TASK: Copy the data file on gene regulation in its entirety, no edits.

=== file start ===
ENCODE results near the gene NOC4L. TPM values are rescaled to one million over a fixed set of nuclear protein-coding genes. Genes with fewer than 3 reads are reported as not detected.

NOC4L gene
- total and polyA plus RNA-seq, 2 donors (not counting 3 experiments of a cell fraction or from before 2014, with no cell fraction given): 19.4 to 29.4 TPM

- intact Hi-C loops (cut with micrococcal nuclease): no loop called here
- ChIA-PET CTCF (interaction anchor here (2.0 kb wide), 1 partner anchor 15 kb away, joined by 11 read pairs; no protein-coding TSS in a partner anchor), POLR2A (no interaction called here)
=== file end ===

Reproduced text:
ENCODE results near the gene NOC4L. TPM values are rescaled to one million over a fixed set of nuclear protein-coding genes. Genes with fewer than 3 reads are reported as not detected.

NOC4L gene
- total and polyA plus RNA-seq, 2 donors (not counting 3 experiments of a cell fraction or from before 2014, with no cell fraction given): 19.4 to 29.4 TPM

- intact Hi-C loops (cut with micrococcal nuclease): no loop called here
- ChIA-PET CTCF (interaction anchor here (2.0 kb wide), 1 partner anchor 15 kb away, joined by 11 read pairs; no protein-coding TSS in a partner anchor), POLR2A (no interaction called here)